Murders of British couple who were then eaten by crocodiles laid bare during South Africa trial
The horrific murders of two British botanists in South Africa and the subsequent devouring of their bodies by crocodiles have been laid bare to a court.
Dr Rachel Saunders, 63, and husband Rod, 74, were brutally killed and their corpses wrapped in their own sleeping bags and thrown off a bridge into a crocodile-infested river.
A suspected ISIS gang then went on a £37,000 spending spree with their credit cards after stealing their Toyota Landcruiser, camping equipment and mobile phones.
Durban High Court sat in hushed silence as pathologists – who cannot be named as they fear for their safety – spelled out how the devoted married couple met their grisly ends.
The botanists, who ran their own seed delivery business from Cape Town, spent six months in the wilds every year collecting rare gladioli seeds which they sold worldwide.
World-renowned botanists Rod Saunders (right), 74, and wife Rachel (left), 63, were pounced upon as ‘a good hunt’ as they scoured a mountain region in South Africa for rare seeds for their business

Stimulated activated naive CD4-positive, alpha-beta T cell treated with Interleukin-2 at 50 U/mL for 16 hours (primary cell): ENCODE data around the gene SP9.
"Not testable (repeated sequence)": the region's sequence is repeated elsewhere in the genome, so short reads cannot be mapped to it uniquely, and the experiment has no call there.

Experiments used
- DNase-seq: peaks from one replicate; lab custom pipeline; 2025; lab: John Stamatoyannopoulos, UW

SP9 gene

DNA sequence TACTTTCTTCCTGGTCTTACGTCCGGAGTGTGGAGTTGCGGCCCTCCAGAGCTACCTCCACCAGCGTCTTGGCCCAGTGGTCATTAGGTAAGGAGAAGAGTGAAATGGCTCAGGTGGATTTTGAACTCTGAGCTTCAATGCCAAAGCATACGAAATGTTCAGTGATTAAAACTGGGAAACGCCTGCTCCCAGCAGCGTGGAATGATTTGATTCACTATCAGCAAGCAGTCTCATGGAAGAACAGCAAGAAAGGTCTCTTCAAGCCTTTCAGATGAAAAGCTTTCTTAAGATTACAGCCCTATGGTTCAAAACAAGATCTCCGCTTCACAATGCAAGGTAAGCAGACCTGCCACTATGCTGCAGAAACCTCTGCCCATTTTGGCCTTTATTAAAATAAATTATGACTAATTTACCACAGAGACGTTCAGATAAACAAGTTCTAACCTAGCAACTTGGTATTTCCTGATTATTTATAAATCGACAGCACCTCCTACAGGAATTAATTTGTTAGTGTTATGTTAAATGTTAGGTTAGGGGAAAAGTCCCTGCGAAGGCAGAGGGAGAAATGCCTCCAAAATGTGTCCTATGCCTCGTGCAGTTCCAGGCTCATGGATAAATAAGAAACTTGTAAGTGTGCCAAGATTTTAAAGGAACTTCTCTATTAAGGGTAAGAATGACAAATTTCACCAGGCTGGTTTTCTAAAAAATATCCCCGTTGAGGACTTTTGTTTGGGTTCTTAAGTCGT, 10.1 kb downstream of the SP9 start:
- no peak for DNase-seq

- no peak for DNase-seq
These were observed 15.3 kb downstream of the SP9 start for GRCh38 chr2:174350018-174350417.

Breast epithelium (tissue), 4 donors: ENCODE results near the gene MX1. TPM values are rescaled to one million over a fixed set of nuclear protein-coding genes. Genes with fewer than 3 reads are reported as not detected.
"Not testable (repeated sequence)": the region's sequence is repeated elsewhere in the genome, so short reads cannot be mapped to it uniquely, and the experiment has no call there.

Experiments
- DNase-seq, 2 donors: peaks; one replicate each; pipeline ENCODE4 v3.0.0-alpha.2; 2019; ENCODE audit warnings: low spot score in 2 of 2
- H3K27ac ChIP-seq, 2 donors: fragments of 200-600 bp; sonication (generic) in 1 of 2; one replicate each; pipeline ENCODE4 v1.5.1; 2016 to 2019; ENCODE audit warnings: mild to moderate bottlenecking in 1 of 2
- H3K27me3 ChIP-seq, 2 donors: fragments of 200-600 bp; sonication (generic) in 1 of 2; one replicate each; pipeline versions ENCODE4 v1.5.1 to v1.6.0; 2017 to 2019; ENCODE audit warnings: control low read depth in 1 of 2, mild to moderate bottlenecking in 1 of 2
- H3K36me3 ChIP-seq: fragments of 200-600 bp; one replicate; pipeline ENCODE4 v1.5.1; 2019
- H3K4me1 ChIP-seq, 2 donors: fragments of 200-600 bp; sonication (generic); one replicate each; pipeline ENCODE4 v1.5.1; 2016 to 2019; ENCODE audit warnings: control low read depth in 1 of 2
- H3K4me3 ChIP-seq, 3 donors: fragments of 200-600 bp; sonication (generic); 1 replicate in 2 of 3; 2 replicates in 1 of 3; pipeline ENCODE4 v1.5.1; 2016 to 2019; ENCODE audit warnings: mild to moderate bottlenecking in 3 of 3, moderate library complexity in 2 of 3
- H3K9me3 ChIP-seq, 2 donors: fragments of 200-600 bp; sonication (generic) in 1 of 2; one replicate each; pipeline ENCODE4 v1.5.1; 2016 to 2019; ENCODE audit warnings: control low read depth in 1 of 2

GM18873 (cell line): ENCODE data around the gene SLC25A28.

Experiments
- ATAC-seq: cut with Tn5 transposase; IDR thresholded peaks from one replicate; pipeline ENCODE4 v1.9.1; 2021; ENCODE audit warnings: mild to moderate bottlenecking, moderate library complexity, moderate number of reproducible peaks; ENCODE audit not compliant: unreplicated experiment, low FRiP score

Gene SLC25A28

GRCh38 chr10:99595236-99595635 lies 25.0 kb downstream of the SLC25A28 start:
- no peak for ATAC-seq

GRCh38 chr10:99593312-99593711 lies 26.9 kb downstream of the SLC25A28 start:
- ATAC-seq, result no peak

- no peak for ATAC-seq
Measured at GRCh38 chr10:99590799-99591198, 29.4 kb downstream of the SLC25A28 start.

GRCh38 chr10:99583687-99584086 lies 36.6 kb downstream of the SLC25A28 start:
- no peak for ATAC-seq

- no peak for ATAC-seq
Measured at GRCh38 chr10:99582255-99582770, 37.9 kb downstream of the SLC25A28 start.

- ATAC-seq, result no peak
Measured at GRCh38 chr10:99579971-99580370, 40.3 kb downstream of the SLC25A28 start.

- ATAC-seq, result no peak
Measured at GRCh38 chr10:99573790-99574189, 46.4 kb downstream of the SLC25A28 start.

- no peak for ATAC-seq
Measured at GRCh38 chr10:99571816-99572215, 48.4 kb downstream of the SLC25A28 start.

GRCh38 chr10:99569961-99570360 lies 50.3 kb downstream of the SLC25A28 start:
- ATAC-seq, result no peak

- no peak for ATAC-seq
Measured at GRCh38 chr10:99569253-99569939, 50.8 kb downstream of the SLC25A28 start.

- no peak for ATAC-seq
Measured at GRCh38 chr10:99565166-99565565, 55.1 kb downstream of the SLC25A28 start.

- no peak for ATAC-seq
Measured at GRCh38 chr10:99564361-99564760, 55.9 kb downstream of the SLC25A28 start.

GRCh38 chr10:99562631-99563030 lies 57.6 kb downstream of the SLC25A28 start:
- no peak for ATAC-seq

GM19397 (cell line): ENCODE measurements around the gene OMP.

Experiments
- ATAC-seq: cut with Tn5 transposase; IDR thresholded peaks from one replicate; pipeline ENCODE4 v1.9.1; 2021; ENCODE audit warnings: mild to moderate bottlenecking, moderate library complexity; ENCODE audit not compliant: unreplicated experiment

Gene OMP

Their bodies were recovered days later but it was months before they were identified by DNA tests and post-mortems were carried out on both badly decomposed bodies to try and establish cause of death
The victims’ Land Cruiser was recovered on February 19 with a large amount of blood in the cargo area which was later confirmed to belong to Dr Rachel, the court heard
They had driven 900 miles from their home to meet a BBC documentary film crew in the Drakensberg Mountains to film an episode of Gardeners’ World with presenter Nick Bailey.